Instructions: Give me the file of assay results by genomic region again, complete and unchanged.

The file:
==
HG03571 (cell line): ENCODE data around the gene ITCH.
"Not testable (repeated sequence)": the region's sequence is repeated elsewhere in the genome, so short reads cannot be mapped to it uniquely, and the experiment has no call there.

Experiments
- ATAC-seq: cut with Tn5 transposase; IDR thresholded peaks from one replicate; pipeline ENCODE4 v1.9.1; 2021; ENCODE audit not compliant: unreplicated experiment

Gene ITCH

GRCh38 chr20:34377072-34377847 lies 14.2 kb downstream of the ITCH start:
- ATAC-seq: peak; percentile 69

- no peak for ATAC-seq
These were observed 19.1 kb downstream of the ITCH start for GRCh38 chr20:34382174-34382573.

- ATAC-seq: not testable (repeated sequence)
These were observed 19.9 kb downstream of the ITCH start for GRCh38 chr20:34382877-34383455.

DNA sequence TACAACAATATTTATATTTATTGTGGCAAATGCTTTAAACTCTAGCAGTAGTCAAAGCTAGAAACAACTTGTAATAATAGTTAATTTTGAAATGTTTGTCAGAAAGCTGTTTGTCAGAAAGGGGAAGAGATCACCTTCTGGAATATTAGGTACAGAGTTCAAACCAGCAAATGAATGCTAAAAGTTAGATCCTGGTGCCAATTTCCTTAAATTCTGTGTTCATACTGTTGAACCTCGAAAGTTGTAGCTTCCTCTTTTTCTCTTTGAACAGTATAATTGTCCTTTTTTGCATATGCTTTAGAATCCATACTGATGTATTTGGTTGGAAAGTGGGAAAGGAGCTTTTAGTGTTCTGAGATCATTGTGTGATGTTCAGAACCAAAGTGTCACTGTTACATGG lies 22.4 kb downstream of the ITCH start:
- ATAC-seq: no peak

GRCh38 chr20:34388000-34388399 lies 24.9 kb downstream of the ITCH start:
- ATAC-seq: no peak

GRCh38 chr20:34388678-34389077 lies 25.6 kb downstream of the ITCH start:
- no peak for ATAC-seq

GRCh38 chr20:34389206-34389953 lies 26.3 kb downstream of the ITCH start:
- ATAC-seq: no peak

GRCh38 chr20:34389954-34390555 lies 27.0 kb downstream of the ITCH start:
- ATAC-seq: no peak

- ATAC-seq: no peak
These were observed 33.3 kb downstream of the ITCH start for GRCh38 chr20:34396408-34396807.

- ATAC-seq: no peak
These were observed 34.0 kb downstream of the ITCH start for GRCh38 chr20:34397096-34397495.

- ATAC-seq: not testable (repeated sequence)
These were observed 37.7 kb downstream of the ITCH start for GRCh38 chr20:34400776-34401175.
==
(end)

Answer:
HG03571 (cell line): ENCODE data around the gene ITCH.
"Not testable (repeated sequence)": the region's sequence is repeated elsewhere in the genome, so short reads cannot be mapped to it uniquely, and the experiment has no call there.

Experiments
- ATAC-seq: cut with Tn5 transposase; IDR thresholded peaks from one replicate; pipeline ENCODE4 v1.9.1; 2021; ENCODE audit not compliant: unreplicated experiment

Gene ITCH

GRCh38 chr20:34377072-34377847 lies 14.2 kb downstream of the ITCH start:
- ATAC-seq: peak; percentile 69

- no peak for ATAC-seq
These were observed 19.1 kb downstream of the ITCH start for GRCh38 chr20:34382174-34382573.

- ATAC-seq: not testable (repeated sequence)
These were observed 19.9 kb downstream of the ITCH start for GRCh38 chr20:34382877-34383455.

DNA sequence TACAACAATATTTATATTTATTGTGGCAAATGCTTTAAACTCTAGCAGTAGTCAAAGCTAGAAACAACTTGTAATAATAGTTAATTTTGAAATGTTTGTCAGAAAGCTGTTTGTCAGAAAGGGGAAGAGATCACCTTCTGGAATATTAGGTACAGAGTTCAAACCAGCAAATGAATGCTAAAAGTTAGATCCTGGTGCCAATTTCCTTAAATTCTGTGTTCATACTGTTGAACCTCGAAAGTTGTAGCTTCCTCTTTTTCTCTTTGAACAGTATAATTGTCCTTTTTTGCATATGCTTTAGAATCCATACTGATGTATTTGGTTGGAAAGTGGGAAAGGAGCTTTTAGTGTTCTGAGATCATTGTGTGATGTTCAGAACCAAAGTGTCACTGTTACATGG lies 22.4 kb downstream of the ITCH start:
- ATAC-seq: no peak

GRCh38 chr20:34388000-34388399 lies 24.9 kb downstream of the ITCH start:
- ATAC-seq: no peak

GRCh38 chr20:34388678-34389077 lies 25.6 kb downstream of the ITCH start:
- no peak for ATAC-seq

GRCh38 chr20:34389206-34389953 lies 26.3 kb downstream of the ITCH start:
- ATAC-seq: no peak

GRCh38 chr20:34389954-34390555 lies 27.0 kb downstream of the ITCH start:
- ATAC-seq: no peak

- ATAC-seq: no peak
These were observed 33.3 kb downstream of the ITCH start for GRCh38 chr20:34396408-34396807.

- ATAC-seq: no peak
These were observed 34.0 kb downstream of the ITCH start for GRCh38 chr20:34397096-34397495.

- ATAC-seq: not testable (repeated sequence)
These were observed 37.7 kb downstream of the ITCH start for GRCh38 chr20:34400776-34401175.